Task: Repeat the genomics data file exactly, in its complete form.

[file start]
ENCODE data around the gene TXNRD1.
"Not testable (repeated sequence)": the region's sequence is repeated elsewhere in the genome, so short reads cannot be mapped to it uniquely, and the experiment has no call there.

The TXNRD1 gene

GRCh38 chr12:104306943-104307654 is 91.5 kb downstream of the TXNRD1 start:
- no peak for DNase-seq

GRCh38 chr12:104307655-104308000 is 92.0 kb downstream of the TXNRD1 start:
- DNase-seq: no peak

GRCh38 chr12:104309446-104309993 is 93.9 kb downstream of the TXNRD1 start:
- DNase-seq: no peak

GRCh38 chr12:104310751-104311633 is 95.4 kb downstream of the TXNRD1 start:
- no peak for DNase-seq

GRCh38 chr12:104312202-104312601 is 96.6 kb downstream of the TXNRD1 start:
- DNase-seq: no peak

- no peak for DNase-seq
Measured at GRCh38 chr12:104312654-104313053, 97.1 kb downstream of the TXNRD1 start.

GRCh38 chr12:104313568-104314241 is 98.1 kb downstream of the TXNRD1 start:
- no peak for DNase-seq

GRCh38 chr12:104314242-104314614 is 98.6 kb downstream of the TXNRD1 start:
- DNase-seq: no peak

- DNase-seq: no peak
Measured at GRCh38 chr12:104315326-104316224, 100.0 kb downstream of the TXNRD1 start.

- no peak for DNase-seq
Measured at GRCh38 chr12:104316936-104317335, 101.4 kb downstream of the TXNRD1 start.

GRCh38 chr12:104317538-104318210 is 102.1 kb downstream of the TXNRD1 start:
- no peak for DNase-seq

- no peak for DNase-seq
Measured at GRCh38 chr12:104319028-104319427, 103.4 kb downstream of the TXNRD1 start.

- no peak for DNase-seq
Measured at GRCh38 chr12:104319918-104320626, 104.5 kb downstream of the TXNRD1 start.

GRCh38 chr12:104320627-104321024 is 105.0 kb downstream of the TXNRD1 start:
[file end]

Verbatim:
ENCODE data around the gene TXNRD1.
"Not testable (repeated sequence)": the region's sequence is repeated elsewhere in the genome, so short reads cannot be mapped to it uniquely, and the experiment has no call there.

The TXNRD1 gene

GRCh38 chr12:104306943-104307654 is 91.5 kb downstream of the TXNRD1 start:
- no peak for DNase-seq

GRCh38 chr12:104307655-104308000 is 92.0 kb downstream of the TXNRD1 start:
- DNase-seq: no peak

GRCh38 chr12:104309446-104309993 is 93.9 kb downstream of the TXNRD1 start:
- DNase-seq: no peak

GRCh38 chr12:104310751-104311633 is 95.4 kb downstream of the TXNRD1 start:
- no peak for DNase-seq

GRCh38 chr12:104312202-104312601 is 96.6 kb downstream of the TXNRD1 start:
- DNase-seq: no peak

- no peak for DNase-seq
Measured at GRCh38 chr12:104312654-104313053, 97.1 kb downstream of the TXNRD1 start.

GRCh38 chr12:104313568-104314241 is 98.1 kb downstream of the TXNRD1 start:
- no peak for DNase-seq

GRCh38 chr12:104314242-104314614 is 98.6 kb downstream of the TXNRD1 start:
- DNase-seq: no peak

- DNase-seq: no peak
Measured at GRCh38 chr12:104315326-104316224, 100.0 kb downstream of the TXNRD1 start.

- no peak for DNase-seq
Measured at GRCh38 chr12:104316936-104317335, 101.4 kb downstream of the TXNRD1 start.

GRCh38 chr12:104317538-104318210 is 102.1 kb downstream of the TXNRD1 start:
- no peak for DNase-seq

- no peak for DNase-seq
Measured at GRCh38 chr12:104319028-104319427, 103.4 kb downstream of the TXNRD1 start.

- no peak for DNase-seq
Measured at GRCh38 chr12:104319918-104320626, 104.5 kb downstream of the TXNRD1 start.

GRCh38 chr12:104320627-104321024 is 105.0 kb downstream of the TXNRD1 start: